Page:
Would you entrust your health to a doctor that was not qualified? Or the writing of your Will to someone that just yesterday was driving a truck for a living?
The Office of Fair Trading have just unveiled their latest report on the estate agency industry, some six years after their last probe.
The crux of their findings is that they believe that the industry should not be regulated by way of licensing or compulsory qualification.
This is in rather stark contrast to their standpoint on loans, investments and the like and somewhat surprising given that property transactions involve large sums of money and therefore court the temptation of impropriety. Indeed the OFT strap line is ‘Making Markets Work Well For Consumers’.
Aside from scrutinising the dodgy dealings which go on in estate agency offices across the UK, there is a compelling reason to introduce a form of licensing or qualification to those wishing to carry out estate agency work. That reason is one of ignorance.
When an industry allows it’s own to flip between being say, a builder or a car salesman one day and an estate agent the next, without any entry qualifications or oversight at all, no wonder the result is often an ignorance of the rules and appropriate procedures that form a legal background to property selling.
There is a trickle of legislation in place to ‘protect’ the house buyer and seller. The Property Misdescriptions Act (1991) and the Estate Agents Act (1979) are the main statutes. However it is a fact that many of those working in the industry have not a clue as to the difference between a ‘prescribed matter’ and a ‘connected person’. The relatively recent Money Laundering Regulations and the provisions within the Housing Act (2004), in so far as Home Information Pack necessity, are also matters of utter bewilderment to the average sales negotiator. Even the largest of corporate estate agency entities have recently been caught out for misunderstanding the rules on HIPs.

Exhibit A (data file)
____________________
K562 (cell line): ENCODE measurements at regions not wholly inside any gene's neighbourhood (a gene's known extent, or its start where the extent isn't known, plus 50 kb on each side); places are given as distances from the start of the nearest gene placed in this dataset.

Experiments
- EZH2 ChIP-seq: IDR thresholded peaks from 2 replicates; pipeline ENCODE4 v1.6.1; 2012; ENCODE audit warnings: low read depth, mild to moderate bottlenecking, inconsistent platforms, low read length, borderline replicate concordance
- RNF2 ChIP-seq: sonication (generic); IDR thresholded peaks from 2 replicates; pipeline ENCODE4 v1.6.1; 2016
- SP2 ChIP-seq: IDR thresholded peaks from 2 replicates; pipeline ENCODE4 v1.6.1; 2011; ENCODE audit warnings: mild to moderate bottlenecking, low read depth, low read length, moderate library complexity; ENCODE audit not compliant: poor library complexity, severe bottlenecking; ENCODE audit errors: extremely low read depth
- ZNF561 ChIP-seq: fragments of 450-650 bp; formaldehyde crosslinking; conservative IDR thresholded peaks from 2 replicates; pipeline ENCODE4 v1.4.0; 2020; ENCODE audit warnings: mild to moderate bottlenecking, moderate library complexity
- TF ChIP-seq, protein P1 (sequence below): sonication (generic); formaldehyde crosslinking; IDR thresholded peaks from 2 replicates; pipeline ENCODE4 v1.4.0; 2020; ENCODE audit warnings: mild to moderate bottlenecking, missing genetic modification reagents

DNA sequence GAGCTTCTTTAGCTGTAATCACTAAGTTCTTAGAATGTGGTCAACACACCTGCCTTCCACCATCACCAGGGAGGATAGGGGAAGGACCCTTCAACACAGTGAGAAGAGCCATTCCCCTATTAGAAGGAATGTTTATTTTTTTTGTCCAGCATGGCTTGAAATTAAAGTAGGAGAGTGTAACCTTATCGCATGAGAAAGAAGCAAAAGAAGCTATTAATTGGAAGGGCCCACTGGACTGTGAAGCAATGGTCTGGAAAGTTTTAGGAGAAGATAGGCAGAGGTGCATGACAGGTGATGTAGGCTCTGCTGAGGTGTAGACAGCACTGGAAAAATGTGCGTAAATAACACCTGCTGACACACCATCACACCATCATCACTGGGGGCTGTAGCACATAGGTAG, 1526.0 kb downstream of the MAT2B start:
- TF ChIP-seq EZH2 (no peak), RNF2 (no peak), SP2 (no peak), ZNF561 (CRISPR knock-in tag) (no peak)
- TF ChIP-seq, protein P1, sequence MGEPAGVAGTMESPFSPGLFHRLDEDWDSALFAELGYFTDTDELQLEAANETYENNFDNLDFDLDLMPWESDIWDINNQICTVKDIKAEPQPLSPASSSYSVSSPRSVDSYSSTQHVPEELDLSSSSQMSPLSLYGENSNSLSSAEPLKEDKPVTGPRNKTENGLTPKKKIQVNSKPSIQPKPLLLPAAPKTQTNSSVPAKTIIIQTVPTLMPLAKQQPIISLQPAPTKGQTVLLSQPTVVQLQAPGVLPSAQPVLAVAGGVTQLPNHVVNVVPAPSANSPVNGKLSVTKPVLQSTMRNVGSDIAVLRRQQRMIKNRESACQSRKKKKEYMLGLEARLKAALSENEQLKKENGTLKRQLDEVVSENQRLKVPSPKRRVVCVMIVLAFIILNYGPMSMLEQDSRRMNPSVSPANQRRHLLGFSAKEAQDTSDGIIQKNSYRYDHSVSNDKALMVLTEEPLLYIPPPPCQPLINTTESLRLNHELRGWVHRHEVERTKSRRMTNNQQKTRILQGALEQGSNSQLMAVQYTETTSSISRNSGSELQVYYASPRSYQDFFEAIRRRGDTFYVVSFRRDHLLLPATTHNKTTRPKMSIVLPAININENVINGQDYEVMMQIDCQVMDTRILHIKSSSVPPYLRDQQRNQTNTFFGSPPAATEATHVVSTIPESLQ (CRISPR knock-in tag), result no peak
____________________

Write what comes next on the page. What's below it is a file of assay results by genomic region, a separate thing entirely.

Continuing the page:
Can it really be right to entrust transactions totalling billions of pounds to these thousands of people that know little or nothing about the laws that supposedly exist to keep the consumer protected from wrong doing? Or is it just a case of an OFT that either does not understand the gravity of such inadequacies or indeed, would rather not commit its resources to tackling the problem?
No matter what the OFT say, estate agents need to be subject to at least a basic entry level qualification. This should lead to a licence as the result of passing such a test and which is renewed periodically, on the same basis.
The housing market would be a more informed and more efficient place for it and the one million or so home buyers and sellers each year would be far better off.
Oh, and by the way. Just because an estate agent’s office is nestled between M and S and Starbucks in your local High Street, doesn’t mean that he is any more knowledgeable, qualified or credible than a company that is saving his clients money by being somewhere else, whose premises don’t look like a juice bar and where the rent is lower 😉